Mr. Yu’s arrest made headlines, a coup for the intelligence service, which was desperate to salvage its image.
“One day I was a model defector, and the next they made me an evil spy,” Mr. Yu said in an interview in 2014.
But Mr. Yu’s sister later testified in court that officials had beaten and coerced her into making false confessions against her brother while they held her without legal representation in solitary confinement at the agency’s interrogation center for 179 days. The agency denied using coercion at the center, south of Seoul, where it screens fresh arrivals from the North for up to six months to ferret out spies.
Photos that the agency presented as evidence in court, saying they had been taken while Mr. Yu was secretly visiting North Korea in 2012, turned out to have been taken in China. The Chinese immigration documents that the agency said had recorded Mr. Yu’s border crossings into North Korea were found to have been faked. A Korean-Chinese man stabbed himself in a Seoul hotel room after leaving a suicide note saying the agency had promised to pay him to fabricate the documents. The officer who hired him also tried to kill himself by inhaling carbon monoxide in his car. (Neither man died.)
The court threw out the espionage charge against Mr. Yu.
While all this was unfolding in 2014, the agency announced the arrest of another suspected spy, also a defector from the North. But the man, Hong Kang-cheol, walked free after a court declared his confessions invalid because he had not been informed of his right to remain silent and consult a lawyer.
Mr. Hong said he had been held in solitary confinement for 84 days and forced to write draft after draft of a confession until a fictional version emerged that satisfied his interrogators.
“I had no freedom to meet visitors, no freedom to move, completely isolated from the outside,” Mr. Hong said after an appeals court upheld his acquittal in February.
Over the years, the intelligence agency has repeatedly pledged not to abuse its power or act as a political tool of presidents. But scandals at the secretive agency have frequently rocked the country, with several of its directors ending up in jail.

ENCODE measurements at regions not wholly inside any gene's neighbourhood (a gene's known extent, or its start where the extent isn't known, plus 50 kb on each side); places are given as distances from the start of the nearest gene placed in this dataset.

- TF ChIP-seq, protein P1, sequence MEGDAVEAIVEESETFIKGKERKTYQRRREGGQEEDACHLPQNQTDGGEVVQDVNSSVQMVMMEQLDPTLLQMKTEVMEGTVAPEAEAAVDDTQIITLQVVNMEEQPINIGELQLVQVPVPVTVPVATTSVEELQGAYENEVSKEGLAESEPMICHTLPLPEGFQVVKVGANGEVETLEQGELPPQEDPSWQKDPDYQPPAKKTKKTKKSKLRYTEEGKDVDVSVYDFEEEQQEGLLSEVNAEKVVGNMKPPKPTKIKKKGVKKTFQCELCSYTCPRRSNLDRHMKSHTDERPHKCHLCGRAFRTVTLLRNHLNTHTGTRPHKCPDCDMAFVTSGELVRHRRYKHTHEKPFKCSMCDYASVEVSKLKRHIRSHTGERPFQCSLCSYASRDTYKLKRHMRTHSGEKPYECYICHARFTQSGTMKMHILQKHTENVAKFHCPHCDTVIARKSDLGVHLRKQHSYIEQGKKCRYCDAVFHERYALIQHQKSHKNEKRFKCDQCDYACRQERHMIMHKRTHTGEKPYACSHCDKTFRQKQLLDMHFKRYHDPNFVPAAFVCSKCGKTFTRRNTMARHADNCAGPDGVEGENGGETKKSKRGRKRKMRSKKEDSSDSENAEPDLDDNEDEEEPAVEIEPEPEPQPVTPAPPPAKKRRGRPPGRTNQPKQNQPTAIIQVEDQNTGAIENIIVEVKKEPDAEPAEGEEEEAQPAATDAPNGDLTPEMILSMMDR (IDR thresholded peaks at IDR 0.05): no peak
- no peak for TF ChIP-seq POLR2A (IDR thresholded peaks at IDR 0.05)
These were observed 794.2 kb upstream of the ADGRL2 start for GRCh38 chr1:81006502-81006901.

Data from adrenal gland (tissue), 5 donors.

The agency declined to comment on “Spy Nation,” which won the top documentary award at the Jeonju International Film Festival in South Korea in May.
Ms. Park apologized for the agency’s fabrication of evidence against Mr. Yu and replaced the N.I.S. chief in 2014. The agency has also promised to make its operations at the interrogation center more transparent.
But scrutinizing the N.I.S. remains highly delicate in South Korea, where right-wing activists consider any criticism of the agency a “pro-North Korean” attempt to undermine national security. No multiplex chain has come forward to screen the film. Mr. Choi was able to schedule its theatrical release for October only after 35,000 people paid for tickets in advance through an online campaign. He also plans to take his film to Japan and to the Sundance Film Festival.
Mr. Choi said he hoped his movie would spark reform of the agency, adding that its abusive practices were not properly scrutinized by the country’s Parliament or mainstream news media.
Driving his message home are the voices of the unjustly accused.
Lee Cheol, 68, one of the former political prisoners interviewed in “Spy Nation,” was sentenced to death in 1977 on spying charges. He was freed after 13 years, but was exonerated only last year in a retrial.
His memory of torture remains raw.
“They made me naked and beat me randomly, threatening to burn my genitals with cigarettes,” Mr. Lee said. “They threatened to rape my fiancée and even her mother. In the end, I told them I would confess to whatever they wanted me to.”